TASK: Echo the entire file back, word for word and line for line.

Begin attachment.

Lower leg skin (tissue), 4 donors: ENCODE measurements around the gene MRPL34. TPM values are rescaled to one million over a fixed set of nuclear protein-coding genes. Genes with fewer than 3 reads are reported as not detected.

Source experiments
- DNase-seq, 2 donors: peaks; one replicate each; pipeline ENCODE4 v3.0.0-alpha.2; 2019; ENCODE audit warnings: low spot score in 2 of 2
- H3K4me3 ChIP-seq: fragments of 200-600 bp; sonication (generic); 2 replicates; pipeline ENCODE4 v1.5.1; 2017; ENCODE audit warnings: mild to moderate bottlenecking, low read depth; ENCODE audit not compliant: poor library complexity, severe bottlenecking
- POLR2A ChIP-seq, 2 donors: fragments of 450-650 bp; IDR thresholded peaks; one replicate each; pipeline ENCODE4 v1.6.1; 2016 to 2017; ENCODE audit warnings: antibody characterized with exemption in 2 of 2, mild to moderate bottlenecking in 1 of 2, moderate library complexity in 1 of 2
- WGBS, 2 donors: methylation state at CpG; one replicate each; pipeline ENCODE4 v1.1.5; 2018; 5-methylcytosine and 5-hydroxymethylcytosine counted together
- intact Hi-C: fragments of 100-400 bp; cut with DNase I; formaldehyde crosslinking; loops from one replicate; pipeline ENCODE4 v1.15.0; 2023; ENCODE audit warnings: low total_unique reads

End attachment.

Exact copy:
Lower leg skin (tissue), 4 donors: ENCODE measurements around the gene MRPL34. TPM values are rescaled to one million over a fixed set of nuclear protein-coding genes. Genes with fewer than 3 reads are reported as not detected.

Source experiments
- DNase-seq, 2 donors: peaks; one replicate each; pipeline ENCODE4 v3.0.0-alpha.2; 2019; ENCODE audit warnings: low spot score in 2 of 2
- H3K4me3 ChIP-seq: fragments of 200-600 bp; sonication (generic); 2 replicates; pipeline ENCODE4 v1.5.1; 2017; ENCODE audit warnings: mild to moderate bottlenecking, low read depth; ENCODE audit not compliant: poor library complexity, severe bottlenecking
- POLR2A ChIP-seq, 2 donors: fragments of 450-650 bp; IDR thresholded peaks; one replicate each; pipeline ENCODE4 v1.6.1; 2016 to 2017; ENCODE audit warnings: antibody characterized with exemption in 2 of 2, mild to moderate bottlenecking in 1 of 2, moderate library complexity in 1 of 2
- WGBS, 2 donors: methylation state at CpG; one replicate each; pipeline ENCODE4 v1.1.5; 2018; 5-methylcytosine and 5-hydroxymethylcytosine counted together
- intact Hi-C: fragments of 100-400 bp; cut with DNase I; formaldehyde crosslinking; loops from one replicate; pipeline ENCODE4 v1.15.0; 2023; ENCODE audit warnings: low total_unique reads